nomophobia

(No Mobile PHOBIA) The anxiety some people feel when they cannot get a signal from a cellphone tower, run out of battery or forget to take their phone. See phoneaholic, fondleslab and addiction.

phoneaholic

A person who cannot go anywhere without carrying a cellphone or smartphone. See nomophobia, fondleslab and addiction.

technophile

A person who enjoys learning about and using computers and high-tech gadgets. See technophoria, computerphile, hacker and dweeb. Contrast with technophobe.

technophoria

The euphoric feeling some people have when they purchase or use the latest computer or high-tech gadget. See technophilia.

Twitterholic

A person who is addicted to Twitter. Also called "Twitaholics," Twitterholics follow many Twitter feeds and may also write tweets. See Twitterese and addiction.
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Philip Morris Korea admitted the addictiveness of its products, saying it can accept the current text warning with a picture of a needle on its HEETS tobacco unit packages.
This tense, turn-taking minimalism is the key to the game's addictiveness.
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THE Environmental Rights Action/Friends of the Earth Nigeria (ERA/FoEN) has urged the Nigerian government to take a cue from nations that have banned the importation and smoking of water-pipe tobacco otherwise known as shisha,due to its addictiveness and deadly effect on the health of users.
The subpoena broadly requests documents including, among others, those produced in past or pending lawsuits and those relating to product safety and efficacy, overdoses, diversion, thefts, overprescribing, abuse/misuse, dependency or tolerance, withdrawal, addictiveness, adverse events and manipulation.
Indeed, in an early nod to the addictiveness of smartphones, users referred to their devices as "Crackberries." After a series of lackluster device releases and in the face of decreasing market share, Research in Motion renamed itself BlackBerry Limited and refocused its efforts on enterprise software and the Internet of Things; in October 2016, the company announced it was working with Ford Motor Company to develop software for connected vehicles.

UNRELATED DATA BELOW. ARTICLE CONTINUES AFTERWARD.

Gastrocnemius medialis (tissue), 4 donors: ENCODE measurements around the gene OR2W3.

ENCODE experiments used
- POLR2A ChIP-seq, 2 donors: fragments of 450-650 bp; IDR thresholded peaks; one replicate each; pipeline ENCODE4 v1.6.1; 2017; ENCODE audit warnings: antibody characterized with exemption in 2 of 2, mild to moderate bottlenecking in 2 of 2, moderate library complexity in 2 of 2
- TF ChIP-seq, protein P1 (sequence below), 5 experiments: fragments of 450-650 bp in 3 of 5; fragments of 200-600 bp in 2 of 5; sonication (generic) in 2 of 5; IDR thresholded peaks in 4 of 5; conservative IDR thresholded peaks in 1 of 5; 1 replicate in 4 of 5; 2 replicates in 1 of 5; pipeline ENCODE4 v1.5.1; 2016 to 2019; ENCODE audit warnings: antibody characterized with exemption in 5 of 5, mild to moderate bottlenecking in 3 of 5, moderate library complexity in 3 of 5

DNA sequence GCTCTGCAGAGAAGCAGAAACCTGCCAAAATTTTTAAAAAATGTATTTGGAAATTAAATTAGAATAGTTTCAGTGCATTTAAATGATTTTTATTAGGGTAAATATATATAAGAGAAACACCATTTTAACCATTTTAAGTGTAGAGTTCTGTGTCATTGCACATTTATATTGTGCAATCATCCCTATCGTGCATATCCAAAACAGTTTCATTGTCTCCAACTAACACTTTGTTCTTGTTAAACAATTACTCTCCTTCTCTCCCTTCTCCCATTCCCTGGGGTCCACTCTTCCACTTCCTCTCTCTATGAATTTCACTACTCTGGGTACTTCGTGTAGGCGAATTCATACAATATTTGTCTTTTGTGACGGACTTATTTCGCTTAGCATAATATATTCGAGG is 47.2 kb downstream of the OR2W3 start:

Higgins shared, "Evidence in relatively healthy and socially stable smokers indicates that reducing the nicotine content of cigarettes reduces their addictiveness. Whether that same effect would be seen in populations highly vulnerable to tobacco addiction was unknown."
Second, in addition to the nicotine itself, using e-cigarettes has been shown to involve other psychosocial components which could explain addictiveness among e-cigarette users.
For over a year now, LEAF Games & Software has been hard at work in independently developing "Leap of Champions," the indie studio's Arena FPS which, it says, combines the "speed, mechanics and addictiveness" of shooter games from the '90s in a sci-fi universe.
Then there's the addictiveness of a multiplayer deathmatch where victory equals upgrades.
We all know it: the ABC classified list of controlled substances - including cannabis, but excluding tobacco and alcohol, and arbitrarily related to their potential harm and addictiveness - with penalties linked to possession and supply.
Vehicles can be upgraded and there's no doubt it has a 'Flappy Bird' addictiveness to each play through - at least for 5-10 minutes.